position? position Marital
under your current amount of debts, do you think it status
is normal for people with the same marital status and Amt
of to have this amount of debts? Debt
The answers can be described on a scale from 0 to 100 with
0 representing "strong disagree" and 100 representing
"strong agree". After we finished the questionnaire, we can
know the area between E and I. The same method can be
applied between external factors/business factors and
individual factors/ business factors.
After realizing the factors which significantly contribute
to the motivation of employees and understanding the degree
of interaction between two different categories, managers
can use this knowledge to develop the most effective action
to stimulate the motivation level in the company.
More and more companies have become aware of and concerned
about their employees level of needs. Major corporations
like IBM have initiated programs such as child care
consultation and referral services along with continuous
employee opinion surveys in an effort to influence the
employee's external environment which may subsequently
affect the level of motivation(Winfield, 1988).
Cranny, C. J., Smith, Patricia Cain, and Stone, Eugene, F.
Gordon, Gilbert and Pressman, Israel 1978. Quantitative
Herzberg, F. Work and the Nature of Men. Cleveland OH: World
Random Press.
Ivancevich, John M.,Lorenzi, Peter,Skinner, Steven J., and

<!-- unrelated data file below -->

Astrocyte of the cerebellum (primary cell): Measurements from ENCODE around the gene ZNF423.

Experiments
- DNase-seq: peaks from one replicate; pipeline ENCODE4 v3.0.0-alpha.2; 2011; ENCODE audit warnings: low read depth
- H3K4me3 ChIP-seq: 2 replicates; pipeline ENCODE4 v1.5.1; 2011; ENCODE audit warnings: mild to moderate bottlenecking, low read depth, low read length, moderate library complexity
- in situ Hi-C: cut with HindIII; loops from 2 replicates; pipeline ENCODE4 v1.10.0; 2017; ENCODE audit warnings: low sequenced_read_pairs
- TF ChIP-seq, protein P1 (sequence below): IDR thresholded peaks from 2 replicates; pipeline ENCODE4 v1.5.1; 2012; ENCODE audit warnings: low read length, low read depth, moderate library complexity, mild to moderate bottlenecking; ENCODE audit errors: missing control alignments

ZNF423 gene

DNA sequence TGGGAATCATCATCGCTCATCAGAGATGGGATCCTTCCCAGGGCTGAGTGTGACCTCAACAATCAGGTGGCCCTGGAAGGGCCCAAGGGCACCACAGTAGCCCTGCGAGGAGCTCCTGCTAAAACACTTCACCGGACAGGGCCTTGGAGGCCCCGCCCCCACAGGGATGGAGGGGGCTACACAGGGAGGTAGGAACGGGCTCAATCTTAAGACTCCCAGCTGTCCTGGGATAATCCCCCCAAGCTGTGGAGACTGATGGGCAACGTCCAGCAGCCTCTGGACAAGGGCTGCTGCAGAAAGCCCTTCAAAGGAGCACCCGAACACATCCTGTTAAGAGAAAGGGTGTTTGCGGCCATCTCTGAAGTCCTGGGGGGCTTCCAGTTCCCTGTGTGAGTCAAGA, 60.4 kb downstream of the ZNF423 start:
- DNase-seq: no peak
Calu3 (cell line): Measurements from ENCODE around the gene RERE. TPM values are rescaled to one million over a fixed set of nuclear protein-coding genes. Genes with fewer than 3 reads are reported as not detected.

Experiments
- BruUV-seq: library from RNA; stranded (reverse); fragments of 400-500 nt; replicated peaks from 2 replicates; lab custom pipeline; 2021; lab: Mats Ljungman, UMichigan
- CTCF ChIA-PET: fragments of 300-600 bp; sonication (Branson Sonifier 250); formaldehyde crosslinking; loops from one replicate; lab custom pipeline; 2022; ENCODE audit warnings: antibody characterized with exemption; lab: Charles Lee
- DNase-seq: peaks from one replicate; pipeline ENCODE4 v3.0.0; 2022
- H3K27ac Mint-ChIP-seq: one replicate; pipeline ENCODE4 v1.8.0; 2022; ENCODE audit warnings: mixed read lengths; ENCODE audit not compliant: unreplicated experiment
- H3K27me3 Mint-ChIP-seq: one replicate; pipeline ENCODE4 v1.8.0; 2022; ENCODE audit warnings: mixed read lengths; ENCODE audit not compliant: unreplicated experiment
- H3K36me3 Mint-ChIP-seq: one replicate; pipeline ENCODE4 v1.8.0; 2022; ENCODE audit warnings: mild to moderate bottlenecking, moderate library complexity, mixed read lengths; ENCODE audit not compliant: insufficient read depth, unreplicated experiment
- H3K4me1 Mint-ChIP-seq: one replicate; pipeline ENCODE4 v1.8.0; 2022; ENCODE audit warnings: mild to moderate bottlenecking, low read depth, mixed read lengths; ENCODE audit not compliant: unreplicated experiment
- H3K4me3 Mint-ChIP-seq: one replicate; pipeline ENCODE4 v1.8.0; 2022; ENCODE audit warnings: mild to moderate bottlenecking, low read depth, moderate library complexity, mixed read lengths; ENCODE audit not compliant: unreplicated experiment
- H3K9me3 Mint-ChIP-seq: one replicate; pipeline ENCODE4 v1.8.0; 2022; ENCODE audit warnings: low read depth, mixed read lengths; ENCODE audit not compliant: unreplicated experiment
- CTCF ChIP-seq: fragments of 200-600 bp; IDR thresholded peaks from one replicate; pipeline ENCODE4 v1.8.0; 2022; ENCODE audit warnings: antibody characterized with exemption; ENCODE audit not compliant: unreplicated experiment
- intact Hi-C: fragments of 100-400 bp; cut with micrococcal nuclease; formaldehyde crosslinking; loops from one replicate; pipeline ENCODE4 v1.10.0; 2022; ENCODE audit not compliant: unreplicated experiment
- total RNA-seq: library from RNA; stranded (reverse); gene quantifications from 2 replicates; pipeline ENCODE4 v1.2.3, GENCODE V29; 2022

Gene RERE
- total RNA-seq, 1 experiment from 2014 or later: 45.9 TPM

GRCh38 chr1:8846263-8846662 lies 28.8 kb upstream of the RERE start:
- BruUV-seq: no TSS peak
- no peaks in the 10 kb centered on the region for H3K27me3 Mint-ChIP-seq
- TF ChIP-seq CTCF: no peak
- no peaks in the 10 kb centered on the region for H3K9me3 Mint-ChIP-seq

Crosby, Philip B. 1994. Management Quality and
Boston, Massachusetts: Richard D. Irwin, Inc.
Kleinbeck, Uwe, Quast, Hans-Henning, Thierry, Henk, and
Hartmut 1990. Work Motivation. Hillsdale, New Jersey:
Erlbaum Associates, Publishers.
Kvanli, Alan H., Guynes, C. Stephen, and Pavur, Robert J.
Publishing Company.
Levine, David M., Ramsey, Patricia P., and Berenson, Mark L.
1995. Business Statistics for Quality and Productivity.
Maehr, Martin L. and Braskamp, Larry A. 1986. The Motivation
Factor - A Theory of Personal Investment. Lexington,
Maslow, A. H. 1954. Motivation and Personality. New York,
Harper & Row.
Morris, Jud 1968. The Art of Motivating. Boston,
Massachusetts :
Farnsworth Publishing.
Steers, Richard M. and Porter, Lyman W. 1979. Motivation
and Work
Vroom, V. H. 1964. Work and Motivation. New York, NY: John
Vroom, Victor H. and Deci, Edward L. 1970. Management and
Winfield, Fairlee E. 1988. The Work & Family Sourcebook.


Quotes: Search by Author